FLUORIDE for use in New Zealand’s water supply is a byproduct of the fertiliser industry, the New Zealand Institute of Chemistry (NZIC) says.
In a report prepared by the NZIC and available on its website, the extraction and production of the fluroide is explained.
An abridged version is presented below. Water fluoridation is an important preventive measure carried out in much of the western world.
This is usually done with one of three fluorine-containing chemicals (sodium fluoride, sodium fluorosilicate and hydrofluorosilicic acid), but this article focuses on hydrofluorosilicic acid as that is the chemical most commonly used in New Zealand for this purpose.
All manufacturers of superphosphate produce hydrofluorosilicic acid as a by-product.
Hydrofluorosilicic acid manufacture can be viewed as a two-step process, although in reality it is carried out in four steps to ensure that the right concentration of acid is obtained. The superphosphate production process results in the evolution of carbon dioxide, steam and SiF4 [tetrafluorosilane].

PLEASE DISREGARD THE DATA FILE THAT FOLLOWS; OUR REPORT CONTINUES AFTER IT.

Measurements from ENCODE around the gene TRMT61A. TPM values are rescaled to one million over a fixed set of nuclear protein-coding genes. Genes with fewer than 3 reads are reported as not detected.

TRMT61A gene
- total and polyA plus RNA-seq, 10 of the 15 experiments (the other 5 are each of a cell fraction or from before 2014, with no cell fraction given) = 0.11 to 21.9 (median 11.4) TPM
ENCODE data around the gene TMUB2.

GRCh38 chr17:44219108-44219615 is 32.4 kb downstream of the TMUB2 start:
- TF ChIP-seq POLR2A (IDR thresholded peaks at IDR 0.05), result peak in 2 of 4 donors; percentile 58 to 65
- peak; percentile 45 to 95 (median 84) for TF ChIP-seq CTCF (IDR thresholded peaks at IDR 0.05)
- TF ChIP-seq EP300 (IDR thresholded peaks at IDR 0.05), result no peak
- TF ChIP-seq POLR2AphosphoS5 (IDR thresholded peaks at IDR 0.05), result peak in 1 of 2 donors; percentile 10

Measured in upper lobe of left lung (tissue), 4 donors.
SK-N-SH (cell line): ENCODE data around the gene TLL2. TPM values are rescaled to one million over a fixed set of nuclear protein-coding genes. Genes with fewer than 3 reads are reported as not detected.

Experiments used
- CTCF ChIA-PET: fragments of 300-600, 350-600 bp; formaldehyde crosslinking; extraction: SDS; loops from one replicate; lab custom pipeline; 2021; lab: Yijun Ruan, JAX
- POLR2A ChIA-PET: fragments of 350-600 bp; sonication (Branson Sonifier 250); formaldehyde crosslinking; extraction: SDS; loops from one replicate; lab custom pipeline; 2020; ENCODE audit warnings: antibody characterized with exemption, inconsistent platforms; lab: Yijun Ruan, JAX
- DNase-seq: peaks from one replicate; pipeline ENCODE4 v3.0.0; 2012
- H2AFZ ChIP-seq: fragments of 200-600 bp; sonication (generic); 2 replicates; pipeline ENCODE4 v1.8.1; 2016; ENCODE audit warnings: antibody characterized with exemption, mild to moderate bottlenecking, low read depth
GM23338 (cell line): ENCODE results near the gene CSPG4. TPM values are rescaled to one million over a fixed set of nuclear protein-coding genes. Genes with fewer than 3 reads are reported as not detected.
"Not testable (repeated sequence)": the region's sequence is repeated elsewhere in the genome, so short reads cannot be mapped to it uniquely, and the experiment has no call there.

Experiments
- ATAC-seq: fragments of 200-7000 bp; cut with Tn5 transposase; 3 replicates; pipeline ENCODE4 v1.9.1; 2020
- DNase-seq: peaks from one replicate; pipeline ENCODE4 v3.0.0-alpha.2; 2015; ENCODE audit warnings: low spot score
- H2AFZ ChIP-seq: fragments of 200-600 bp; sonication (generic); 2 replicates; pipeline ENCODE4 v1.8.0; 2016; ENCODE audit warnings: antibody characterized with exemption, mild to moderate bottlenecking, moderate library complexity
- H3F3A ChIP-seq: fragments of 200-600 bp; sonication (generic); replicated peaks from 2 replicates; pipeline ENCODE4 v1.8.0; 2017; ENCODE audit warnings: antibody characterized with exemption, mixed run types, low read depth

This SiF4 is an environmental pollutant and so is removed from the gas stream and used to produce fluorosilicic acid. The SiF4 is removed from the gas stream by contacting the gas with water droplets. This water hydrolyses the SiF4.
The resultant hydrofluorosilicic acid (H2SiF6) is used for fluoridating drinking water. Hydrofluorosilicic acid has several advantages. Being a liquid, it is easy to handle and to meter accurately into the bulk water. This acid is also the cheapest source of fluorine. Its main drawback is that it is a comparatively dilute source of fluoride.